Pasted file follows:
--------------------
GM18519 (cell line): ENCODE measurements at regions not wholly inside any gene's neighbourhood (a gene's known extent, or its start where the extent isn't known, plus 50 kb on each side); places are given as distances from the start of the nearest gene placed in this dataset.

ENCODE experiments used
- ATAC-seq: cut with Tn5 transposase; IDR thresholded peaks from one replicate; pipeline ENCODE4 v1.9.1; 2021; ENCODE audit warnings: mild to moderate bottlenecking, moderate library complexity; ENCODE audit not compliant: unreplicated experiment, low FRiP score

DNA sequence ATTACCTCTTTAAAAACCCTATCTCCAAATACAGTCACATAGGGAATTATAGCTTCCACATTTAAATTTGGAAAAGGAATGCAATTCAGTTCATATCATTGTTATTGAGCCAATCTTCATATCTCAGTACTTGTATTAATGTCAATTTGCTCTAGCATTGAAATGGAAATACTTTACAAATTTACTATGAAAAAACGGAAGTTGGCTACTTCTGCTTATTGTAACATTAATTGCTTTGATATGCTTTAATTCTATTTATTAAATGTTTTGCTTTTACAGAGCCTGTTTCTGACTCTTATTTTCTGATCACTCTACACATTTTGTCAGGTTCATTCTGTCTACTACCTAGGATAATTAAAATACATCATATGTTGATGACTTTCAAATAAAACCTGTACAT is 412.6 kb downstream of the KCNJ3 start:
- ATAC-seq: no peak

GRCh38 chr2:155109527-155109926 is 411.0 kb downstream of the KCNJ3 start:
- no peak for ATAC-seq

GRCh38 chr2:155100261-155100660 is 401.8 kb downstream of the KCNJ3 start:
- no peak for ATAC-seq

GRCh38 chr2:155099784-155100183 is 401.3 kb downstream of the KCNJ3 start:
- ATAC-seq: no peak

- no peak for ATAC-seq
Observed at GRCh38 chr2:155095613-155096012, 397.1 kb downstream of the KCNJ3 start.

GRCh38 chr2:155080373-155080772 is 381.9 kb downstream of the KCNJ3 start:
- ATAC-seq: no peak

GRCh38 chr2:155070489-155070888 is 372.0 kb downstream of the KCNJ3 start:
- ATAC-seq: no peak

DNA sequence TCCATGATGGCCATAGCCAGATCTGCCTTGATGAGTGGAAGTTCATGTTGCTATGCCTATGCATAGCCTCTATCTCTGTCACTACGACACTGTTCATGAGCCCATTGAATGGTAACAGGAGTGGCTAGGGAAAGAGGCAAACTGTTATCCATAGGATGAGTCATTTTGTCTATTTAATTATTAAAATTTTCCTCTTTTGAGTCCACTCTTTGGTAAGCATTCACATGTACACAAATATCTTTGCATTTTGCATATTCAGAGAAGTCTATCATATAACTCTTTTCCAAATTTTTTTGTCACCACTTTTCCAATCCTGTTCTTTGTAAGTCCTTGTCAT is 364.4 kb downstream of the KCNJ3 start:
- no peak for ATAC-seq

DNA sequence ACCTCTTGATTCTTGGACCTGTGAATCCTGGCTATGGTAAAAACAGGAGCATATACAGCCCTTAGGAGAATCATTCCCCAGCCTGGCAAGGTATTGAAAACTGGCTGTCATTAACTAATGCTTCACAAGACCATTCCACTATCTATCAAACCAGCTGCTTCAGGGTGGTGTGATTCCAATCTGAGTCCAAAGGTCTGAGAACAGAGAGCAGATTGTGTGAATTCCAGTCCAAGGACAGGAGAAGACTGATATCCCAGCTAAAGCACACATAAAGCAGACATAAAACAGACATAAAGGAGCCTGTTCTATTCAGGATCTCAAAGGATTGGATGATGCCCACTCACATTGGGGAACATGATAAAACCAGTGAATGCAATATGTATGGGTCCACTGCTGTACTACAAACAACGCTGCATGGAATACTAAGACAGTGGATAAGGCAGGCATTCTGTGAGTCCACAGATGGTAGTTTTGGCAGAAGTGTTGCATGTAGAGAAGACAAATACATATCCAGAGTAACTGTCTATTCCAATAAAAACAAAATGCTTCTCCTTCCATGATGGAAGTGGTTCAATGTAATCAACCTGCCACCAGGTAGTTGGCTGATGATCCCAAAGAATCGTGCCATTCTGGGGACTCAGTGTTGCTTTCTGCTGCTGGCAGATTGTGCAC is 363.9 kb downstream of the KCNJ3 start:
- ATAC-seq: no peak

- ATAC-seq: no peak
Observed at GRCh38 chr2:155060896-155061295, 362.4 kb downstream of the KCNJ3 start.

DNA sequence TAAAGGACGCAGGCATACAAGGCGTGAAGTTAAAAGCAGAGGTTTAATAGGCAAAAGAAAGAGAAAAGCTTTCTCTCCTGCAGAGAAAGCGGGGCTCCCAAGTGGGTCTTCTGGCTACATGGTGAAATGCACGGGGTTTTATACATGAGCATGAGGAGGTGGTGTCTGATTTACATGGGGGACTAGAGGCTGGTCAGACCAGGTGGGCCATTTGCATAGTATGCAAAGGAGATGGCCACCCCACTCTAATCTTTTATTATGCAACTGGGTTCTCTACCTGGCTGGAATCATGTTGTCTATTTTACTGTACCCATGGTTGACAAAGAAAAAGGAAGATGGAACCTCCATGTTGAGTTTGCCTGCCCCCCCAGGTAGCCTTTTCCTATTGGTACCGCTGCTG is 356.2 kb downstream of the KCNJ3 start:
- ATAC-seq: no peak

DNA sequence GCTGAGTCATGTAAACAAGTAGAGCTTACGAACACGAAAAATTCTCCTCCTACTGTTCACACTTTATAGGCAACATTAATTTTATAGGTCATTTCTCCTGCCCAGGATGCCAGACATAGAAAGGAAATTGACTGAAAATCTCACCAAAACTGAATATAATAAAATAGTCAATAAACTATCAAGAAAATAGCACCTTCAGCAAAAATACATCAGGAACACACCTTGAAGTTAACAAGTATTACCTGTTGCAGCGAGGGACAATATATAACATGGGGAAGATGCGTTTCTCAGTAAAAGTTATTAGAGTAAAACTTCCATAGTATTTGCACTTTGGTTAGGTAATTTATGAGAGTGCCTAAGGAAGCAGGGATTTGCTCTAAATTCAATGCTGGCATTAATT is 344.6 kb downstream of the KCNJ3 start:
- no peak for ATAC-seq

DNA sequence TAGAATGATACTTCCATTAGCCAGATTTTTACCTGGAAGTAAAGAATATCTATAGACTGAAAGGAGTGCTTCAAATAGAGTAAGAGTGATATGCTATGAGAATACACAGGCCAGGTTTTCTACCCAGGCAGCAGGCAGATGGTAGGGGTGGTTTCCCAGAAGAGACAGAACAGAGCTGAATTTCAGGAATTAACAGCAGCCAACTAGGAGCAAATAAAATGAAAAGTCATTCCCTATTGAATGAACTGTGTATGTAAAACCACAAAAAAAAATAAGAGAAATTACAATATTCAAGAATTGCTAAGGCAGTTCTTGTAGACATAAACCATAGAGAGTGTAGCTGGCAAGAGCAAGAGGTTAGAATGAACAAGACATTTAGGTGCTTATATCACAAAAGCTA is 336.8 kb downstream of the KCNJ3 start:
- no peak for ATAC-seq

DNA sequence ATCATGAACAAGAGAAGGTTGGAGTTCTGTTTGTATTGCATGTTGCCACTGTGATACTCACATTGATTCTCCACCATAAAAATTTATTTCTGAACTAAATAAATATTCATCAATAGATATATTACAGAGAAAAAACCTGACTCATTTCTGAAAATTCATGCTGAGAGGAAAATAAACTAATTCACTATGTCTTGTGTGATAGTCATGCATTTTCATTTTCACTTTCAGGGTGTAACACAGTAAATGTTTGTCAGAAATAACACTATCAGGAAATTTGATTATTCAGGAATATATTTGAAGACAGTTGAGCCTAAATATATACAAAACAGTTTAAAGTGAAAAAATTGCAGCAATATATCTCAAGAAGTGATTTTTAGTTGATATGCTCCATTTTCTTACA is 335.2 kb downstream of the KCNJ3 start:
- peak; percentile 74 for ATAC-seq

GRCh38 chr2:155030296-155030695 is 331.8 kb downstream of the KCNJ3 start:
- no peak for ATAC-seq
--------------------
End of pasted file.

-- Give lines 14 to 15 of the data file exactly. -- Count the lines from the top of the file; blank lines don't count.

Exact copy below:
GRCh38 chr2:155080373-155080772 is 381.9 kb downstream of the KCNJ3 start:
- ATAC-seq: no peak